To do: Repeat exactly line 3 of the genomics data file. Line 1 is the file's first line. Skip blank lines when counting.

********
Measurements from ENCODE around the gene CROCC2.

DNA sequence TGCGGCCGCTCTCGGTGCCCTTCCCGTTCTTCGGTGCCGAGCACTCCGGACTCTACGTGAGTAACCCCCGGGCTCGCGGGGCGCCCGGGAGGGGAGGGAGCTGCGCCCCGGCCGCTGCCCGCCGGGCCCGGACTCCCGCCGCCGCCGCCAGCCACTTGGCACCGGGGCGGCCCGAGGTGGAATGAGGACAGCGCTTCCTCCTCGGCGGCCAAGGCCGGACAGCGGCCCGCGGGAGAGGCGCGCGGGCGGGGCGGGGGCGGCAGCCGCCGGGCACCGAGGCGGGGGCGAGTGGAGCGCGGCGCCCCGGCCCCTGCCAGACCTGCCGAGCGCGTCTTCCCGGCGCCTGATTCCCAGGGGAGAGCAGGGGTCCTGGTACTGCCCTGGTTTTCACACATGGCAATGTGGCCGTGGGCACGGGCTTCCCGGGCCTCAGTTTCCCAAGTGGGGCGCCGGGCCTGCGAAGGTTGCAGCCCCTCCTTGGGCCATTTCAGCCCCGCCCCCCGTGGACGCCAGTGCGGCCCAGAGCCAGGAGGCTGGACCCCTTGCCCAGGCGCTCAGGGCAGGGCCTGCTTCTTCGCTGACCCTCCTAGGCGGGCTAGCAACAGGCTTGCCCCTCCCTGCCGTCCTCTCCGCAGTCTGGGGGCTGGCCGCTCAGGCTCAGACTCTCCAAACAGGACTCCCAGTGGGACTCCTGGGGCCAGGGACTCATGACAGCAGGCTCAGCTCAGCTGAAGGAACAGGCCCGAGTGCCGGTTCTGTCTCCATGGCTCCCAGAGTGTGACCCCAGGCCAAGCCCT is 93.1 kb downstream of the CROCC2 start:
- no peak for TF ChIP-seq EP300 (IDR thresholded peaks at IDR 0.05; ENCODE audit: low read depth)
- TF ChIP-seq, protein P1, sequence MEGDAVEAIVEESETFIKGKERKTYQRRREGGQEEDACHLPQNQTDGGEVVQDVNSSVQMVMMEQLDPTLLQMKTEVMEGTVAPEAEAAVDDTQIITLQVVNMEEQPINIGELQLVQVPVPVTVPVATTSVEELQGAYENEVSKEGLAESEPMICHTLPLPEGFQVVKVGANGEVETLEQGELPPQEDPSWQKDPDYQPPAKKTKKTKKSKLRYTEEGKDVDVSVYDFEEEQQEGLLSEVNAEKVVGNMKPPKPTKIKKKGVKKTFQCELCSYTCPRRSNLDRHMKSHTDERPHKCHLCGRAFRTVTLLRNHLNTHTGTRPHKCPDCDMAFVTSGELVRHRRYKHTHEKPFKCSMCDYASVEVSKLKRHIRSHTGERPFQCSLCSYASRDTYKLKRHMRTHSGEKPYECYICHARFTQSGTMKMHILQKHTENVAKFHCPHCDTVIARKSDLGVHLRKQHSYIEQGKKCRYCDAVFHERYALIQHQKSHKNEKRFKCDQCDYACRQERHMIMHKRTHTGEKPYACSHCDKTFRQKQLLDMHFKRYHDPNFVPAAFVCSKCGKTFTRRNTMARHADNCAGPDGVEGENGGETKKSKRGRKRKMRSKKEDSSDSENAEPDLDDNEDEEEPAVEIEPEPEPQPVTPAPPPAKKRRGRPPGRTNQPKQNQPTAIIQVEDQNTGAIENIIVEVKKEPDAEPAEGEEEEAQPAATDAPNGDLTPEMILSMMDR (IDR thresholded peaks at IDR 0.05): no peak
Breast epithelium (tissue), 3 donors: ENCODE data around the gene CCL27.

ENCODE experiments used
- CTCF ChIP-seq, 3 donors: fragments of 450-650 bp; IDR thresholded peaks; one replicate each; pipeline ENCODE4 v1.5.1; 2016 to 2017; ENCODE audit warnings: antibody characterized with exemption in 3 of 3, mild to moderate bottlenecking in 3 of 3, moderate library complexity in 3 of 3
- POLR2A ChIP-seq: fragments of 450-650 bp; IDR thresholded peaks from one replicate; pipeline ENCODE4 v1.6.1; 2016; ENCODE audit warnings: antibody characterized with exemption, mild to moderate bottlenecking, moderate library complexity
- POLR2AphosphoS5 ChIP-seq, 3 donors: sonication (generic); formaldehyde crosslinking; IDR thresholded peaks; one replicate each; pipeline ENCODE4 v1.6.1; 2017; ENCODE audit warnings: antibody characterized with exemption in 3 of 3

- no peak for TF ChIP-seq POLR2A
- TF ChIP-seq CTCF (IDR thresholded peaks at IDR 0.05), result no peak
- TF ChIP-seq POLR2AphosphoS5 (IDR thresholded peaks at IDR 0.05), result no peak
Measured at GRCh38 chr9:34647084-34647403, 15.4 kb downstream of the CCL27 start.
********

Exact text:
- no peak for TF ChIP-seq EP300 (IDR thresholded peaks at IDR 0.05; ENCODE audit: low read depth)